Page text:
UPDATE 7-U.S. oil surges, gains on Brent as crude inventory shrinks
* U.S. crude oil stocks fall 9.9 mln barrels last week -EIA
* Brent's premium to U.S. crude shrinks to $2.40 a bbl
* China crude imports down 1.4 percent over first six months
NEW YORK, July 10 (Reuters) - U.S. crude oil prices surged as Brent crude rose modestly, narrowing the spread between the two benchmarks to its lowest point in 2-1/2 years, on a sharp decline in fuel stockpiles in top oil consumer the United States.
U.S. crude oil inventories plunged about 10 million barrels for a second week, their deepest two-week draw on record, Energy Information Administration (EIA) data showed. Inventories at the Cushing, Oklahoma hub dropped to the lowest this year,
The restart of a new crude distillation unit at BP's 400,000-barrel per day Whiting refinery and increased transport capacity out of Cushing helped drain swollen supplies from the Midwestern hub.
"Given the high utilization rate and what's happening in Cushing with the effect of the rail transport and the pipelines, WTI is reacting strongly," said John Kilduff, a partner at Again Capital LLC.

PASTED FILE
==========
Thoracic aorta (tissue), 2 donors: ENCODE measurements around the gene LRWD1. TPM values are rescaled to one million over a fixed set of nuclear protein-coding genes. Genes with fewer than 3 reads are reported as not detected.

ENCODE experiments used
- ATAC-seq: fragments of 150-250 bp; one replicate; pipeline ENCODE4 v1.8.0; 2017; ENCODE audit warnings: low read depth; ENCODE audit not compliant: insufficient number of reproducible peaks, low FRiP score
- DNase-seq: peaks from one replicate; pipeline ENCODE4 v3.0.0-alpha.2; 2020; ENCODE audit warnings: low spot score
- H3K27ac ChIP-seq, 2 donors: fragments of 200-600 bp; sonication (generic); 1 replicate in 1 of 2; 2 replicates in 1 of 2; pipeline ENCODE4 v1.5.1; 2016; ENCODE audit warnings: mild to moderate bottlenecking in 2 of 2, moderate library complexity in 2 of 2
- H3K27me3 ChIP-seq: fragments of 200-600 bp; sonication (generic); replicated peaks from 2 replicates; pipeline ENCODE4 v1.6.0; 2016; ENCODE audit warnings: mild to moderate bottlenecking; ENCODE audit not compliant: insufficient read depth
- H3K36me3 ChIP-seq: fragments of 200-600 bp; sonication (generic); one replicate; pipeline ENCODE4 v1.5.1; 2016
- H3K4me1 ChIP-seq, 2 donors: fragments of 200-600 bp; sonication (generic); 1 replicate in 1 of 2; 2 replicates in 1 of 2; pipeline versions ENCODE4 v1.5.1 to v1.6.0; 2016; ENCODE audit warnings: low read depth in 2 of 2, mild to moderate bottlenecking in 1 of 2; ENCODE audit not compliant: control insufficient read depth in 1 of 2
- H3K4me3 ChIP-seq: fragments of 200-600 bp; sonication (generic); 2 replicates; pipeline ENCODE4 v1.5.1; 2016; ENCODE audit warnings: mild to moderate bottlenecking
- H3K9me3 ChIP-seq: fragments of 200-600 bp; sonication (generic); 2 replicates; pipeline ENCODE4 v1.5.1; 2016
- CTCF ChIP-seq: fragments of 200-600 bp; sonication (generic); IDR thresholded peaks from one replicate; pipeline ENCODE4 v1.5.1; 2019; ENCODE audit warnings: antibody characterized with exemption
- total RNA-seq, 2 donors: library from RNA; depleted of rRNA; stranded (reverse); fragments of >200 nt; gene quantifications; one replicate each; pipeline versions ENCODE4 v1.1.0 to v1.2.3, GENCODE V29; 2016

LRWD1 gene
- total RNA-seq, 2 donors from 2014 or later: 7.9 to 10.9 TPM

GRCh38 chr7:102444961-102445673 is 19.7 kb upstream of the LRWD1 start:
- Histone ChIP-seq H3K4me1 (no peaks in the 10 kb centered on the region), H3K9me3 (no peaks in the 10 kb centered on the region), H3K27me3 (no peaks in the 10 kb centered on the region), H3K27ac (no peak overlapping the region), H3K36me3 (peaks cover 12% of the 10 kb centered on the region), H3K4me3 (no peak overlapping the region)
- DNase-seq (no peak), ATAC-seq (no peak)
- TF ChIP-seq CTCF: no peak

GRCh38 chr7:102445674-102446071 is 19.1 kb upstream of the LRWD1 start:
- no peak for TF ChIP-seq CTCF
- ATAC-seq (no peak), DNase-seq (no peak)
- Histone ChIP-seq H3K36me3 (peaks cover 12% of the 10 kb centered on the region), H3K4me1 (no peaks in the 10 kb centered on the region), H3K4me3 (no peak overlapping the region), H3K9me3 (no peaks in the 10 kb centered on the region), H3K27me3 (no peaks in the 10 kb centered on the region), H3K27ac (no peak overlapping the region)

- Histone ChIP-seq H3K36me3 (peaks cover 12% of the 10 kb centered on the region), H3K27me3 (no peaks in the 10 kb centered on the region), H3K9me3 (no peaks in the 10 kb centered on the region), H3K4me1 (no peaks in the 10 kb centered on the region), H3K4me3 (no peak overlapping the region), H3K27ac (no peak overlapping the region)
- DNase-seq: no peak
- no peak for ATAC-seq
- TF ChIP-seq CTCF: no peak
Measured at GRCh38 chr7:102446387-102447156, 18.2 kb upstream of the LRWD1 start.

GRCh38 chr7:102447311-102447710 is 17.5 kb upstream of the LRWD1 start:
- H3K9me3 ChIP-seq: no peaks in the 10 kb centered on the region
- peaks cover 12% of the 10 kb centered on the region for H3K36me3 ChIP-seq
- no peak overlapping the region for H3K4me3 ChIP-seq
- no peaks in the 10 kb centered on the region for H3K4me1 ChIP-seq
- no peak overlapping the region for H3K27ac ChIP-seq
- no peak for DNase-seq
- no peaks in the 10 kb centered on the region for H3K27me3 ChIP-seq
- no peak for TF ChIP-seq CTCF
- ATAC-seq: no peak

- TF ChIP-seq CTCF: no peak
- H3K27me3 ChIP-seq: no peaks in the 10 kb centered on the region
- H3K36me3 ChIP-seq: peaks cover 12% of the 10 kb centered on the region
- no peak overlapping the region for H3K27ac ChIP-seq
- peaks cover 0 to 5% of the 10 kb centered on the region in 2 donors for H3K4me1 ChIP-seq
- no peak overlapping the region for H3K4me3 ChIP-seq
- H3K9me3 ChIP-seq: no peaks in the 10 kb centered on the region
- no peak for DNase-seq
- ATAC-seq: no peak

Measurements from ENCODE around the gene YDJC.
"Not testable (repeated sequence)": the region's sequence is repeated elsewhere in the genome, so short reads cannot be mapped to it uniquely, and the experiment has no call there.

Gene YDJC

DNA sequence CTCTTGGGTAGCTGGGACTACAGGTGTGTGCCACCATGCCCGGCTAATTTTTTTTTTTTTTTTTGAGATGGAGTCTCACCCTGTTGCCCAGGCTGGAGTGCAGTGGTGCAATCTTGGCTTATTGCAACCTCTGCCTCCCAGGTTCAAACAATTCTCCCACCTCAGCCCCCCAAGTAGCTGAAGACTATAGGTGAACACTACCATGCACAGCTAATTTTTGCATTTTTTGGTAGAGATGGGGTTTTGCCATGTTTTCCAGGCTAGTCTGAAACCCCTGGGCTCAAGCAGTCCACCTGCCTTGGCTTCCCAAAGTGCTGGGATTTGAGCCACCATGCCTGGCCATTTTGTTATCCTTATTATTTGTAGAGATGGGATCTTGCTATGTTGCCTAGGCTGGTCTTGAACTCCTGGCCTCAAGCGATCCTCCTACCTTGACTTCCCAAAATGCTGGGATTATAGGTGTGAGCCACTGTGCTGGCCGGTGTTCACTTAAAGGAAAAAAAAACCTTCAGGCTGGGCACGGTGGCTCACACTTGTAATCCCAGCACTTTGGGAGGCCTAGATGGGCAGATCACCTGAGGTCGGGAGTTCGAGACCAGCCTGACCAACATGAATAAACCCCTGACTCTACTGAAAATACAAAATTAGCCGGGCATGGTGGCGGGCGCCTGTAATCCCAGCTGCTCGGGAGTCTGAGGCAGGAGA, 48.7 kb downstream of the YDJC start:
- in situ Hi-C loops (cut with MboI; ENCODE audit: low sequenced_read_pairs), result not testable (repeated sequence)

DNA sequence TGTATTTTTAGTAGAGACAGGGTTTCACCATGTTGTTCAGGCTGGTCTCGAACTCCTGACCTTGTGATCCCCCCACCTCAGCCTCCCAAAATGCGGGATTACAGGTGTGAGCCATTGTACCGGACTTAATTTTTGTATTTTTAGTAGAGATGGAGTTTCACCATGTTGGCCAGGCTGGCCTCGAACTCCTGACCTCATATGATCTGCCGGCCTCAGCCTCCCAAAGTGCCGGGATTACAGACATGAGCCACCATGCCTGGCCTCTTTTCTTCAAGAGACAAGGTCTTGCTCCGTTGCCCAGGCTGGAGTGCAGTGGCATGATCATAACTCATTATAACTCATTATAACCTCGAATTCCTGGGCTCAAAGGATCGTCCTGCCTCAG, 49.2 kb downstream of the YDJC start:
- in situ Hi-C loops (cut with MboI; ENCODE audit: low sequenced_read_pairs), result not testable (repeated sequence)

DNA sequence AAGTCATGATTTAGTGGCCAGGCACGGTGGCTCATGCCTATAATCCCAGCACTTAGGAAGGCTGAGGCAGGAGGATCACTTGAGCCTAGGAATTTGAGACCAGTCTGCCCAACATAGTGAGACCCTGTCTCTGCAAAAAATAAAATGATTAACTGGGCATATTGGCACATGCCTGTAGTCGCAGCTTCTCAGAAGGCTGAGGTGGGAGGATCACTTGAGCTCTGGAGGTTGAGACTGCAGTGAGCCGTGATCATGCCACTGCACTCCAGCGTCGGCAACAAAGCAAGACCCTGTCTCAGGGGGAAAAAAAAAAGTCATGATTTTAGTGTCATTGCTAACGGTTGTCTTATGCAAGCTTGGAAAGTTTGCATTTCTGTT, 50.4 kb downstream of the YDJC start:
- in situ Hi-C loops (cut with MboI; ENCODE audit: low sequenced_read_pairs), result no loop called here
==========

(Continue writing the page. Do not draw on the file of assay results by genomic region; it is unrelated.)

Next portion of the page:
Brent's gains were limited by concerns about sluggish growth in China, which reported lower-than-expected imports and exports and a 1.4 percent drop in crude imports for the first half of the year.
U.S. crude held gains of more than $2 for extended periods during the session, while Brent crude never rose more than $1.
U.S. crude rose $2.22 to $105.75 a barrel by 12:05 p.m. EDT (1605 GMT). Brent gained 50 cents to $108.31.
After release of the EIA data, Brent's premium to U.S. crude narrowed to $2.40 a barrel for the first time since December 2010.
"While oil demand in the U.S. appears to be reviving, current figures from China point to slowing demand dynamism there," a Commerzbank research note said.
Despite disappointing data from China, OPEC expects a stronger economy to boost world oil demand by 1 million barrels a day in 2014, the highest growth since 2010.
In its monthly report, the Organization of the Petroleum Exporting Countries said its share of the world market will decline next year due to rising U.S. shale oil supplies.
Political risks were also supporting prices, and investors continued to keep watch on Egypt.
Egypt's new interim prime minister reached out to liberals on Wednesday to revive a shattered economy as he began forming a government to heal a nation divided by bloodshed a week after the elected president was overthrown.